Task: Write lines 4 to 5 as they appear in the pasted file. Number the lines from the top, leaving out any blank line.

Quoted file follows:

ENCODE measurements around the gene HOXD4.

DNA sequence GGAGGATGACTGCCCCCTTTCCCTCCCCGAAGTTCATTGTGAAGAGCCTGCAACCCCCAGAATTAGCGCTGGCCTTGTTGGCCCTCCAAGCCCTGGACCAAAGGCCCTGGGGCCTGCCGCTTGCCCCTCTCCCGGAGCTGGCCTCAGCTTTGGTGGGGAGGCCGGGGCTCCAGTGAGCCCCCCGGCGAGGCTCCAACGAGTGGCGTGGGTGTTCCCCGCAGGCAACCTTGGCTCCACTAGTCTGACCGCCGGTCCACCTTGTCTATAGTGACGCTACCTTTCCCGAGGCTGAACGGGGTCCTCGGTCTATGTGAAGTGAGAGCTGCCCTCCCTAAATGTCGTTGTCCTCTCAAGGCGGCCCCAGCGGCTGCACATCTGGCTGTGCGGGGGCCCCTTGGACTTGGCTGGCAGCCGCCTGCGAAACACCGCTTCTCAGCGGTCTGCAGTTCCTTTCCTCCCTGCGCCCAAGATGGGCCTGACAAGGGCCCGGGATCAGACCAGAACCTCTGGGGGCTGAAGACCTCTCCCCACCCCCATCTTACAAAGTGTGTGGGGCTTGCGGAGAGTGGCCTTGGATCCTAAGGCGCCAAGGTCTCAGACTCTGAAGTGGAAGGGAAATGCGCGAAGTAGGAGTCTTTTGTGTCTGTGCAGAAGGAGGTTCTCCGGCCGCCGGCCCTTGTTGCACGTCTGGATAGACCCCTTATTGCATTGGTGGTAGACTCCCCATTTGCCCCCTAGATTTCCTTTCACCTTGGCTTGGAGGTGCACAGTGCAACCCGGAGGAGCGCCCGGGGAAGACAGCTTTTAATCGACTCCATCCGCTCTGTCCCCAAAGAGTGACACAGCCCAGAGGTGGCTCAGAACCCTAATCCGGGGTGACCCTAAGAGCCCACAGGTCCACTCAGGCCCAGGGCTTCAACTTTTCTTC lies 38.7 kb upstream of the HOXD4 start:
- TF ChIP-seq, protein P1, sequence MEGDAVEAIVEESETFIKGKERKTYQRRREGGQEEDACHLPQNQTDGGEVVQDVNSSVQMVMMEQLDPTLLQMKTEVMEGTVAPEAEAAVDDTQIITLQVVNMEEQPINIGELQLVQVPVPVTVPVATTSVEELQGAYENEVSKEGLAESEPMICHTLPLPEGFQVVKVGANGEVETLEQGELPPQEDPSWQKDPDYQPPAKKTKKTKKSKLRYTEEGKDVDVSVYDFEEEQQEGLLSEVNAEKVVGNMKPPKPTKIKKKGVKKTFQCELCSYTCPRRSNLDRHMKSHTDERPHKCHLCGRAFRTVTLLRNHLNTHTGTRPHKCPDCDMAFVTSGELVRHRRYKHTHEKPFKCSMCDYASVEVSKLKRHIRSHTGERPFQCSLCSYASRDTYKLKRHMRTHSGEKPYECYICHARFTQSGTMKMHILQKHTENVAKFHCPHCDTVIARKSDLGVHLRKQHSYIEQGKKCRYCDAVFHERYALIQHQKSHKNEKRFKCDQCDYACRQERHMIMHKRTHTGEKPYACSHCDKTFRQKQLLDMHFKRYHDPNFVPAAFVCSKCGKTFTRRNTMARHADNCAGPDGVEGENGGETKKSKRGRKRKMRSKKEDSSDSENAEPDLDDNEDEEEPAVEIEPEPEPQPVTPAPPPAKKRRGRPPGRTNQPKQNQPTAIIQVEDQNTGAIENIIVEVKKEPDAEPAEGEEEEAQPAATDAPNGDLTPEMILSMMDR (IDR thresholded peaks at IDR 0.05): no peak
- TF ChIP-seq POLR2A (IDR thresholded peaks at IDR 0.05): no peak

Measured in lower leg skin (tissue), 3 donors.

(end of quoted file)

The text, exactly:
- TF ChIP-seq POLR2A (IDR thresholded peaks at IDR 0.05): no peak

Measured in lower leg skin (tissue), 3 donors.